By Dr Ananya Mandal, MD
The majority of pancreatitis cases are caused by gall stones or alcohol consumption. While gall stones generally cause acute pancreatitis, alcohol consumption is the most common cause of chronic pancreatitis.
Some of the main causes of pancreatitis are described below:
- Gallstones can cause acute pancreatitis to develop if they move out of the pancreas and block the organ’s opening. This can disrupt the usual function of digestive enzymes in the pancreas, which start to digest the pancreas instead of helping to digest food.
- How alcohol leads to chronic pancreatitis is not fully understood but it has been suggested that enzymes start to digest the pancreas due to interruption of normal pancreatic function. Drinking a lot of alcohol over a short period or binge drinking is also thought to increase the risk of acute pancreatitis.
Other less common causes of acute pancreatitis include:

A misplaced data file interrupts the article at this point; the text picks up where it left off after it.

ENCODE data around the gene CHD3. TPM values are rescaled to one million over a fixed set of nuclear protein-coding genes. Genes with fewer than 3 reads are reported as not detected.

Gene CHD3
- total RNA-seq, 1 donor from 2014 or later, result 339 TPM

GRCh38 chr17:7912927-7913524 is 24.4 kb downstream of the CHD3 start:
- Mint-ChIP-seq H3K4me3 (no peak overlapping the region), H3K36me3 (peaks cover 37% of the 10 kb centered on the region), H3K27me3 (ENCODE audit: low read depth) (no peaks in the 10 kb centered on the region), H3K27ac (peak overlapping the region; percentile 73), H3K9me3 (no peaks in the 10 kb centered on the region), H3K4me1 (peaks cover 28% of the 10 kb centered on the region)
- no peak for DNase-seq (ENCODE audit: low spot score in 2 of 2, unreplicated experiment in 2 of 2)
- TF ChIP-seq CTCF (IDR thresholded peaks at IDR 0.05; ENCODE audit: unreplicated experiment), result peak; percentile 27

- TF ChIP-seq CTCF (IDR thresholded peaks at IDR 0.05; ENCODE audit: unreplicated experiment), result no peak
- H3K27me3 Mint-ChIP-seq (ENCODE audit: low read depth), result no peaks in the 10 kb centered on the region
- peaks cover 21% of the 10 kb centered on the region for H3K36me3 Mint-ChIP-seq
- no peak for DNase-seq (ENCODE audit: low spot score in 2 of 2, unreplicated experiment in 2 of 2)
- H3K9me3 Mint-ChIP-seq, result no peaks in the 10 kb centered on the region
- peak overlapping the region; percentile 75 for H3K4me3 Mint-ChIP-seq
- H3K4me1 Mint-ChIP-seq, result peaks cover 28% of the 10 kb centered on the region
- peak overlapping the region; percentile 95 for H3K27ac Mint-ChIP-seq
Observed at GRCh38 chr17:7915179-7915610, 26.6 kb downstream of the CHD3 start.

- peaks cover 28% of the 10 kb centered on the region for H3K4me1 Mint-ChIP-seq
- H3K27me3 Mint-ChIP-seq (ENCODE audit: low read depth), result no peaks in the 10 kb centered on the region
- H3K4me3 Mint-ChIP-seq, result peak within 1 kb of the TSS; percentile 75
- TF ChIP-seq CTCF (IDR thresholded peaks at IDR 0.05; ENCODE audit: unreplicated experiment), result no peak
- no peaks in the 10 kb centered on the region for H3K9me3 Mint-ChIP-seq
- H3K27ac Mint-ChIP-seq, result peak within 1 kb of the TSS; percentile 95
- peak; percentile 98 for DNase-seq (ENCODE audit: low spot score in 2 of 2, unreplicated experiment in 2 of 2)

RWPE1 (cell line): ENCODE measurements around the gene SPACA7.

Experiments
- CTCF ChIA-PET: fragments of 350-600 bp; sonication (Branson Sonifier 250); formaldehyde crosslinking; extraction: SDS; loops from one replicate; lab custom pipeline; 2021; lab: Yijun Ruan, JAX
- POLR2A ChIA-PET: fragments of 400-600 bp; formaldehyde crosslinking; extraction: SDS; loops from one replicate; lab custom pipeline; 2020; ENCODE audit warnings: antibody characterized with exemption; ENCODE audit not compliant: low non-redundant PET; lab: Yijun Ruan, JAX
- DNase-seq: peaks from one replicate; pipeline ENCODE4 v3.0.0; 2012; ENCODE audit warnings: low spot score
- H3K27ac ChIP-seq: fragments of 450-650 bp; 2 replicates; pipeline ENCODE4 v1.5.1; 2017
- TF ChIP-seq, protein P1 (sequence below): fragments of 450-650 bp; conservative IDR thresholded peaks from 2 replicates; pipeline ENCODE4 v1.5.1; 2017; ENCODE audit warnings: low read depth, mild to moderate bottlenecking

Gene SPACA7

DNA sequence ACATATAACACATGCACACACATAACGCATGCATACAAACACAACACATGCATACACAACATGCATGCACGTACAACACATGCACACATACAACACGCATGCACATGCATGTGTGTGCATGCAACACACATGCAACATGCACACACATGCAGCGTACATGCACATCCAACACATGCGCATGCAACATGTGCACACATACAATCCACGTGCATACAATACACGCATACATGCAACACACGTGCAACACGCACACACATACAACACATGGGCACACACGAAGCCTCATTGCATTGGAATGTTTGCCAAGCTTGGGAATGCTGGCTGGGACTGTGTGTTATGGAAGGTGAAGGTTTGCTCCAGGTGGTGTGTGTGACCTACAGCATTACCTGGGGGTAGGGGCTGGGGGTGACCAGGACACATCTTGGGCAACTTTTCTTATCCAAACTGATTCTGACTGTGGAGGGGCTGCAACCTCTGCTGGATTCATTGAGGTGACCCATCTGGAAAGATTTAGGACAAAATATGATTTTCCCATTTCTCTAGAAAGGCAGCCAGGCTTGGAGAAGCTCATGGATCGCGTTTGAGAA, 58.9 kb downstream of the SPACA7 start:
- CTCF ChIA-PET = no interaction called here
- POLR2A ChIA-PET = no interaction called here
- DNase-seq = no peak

- The use of certain medications such as corticosteroids, the HIV drug didanosine, valproic acid, the chemotherapy agent azathioprine, and the anihyperglycemic drug metformin.
- Hypertriglyceridemia, although the serum trigylceride level needs to be higher than 1000 mg/dl for a person to be at risk.
- Trauma or accidental pancreatic injury incurred during a procedure called endoscopic retrograde cholangiopancreatography (ERCP), which is used to remove gallstones or assess the pancreas.
- Viral infections such as mumps or measles.
- Diabetes increases the risk of pancreatitis developing by almost three times.
- A genetic mutation called MCP-1 mutation has also been identified as increasing the risk for severe acute pancreatitis by eight times compared with the general population.
Reviewed by Sally Robertson, BSc
Last Updated: Sep 10, 2014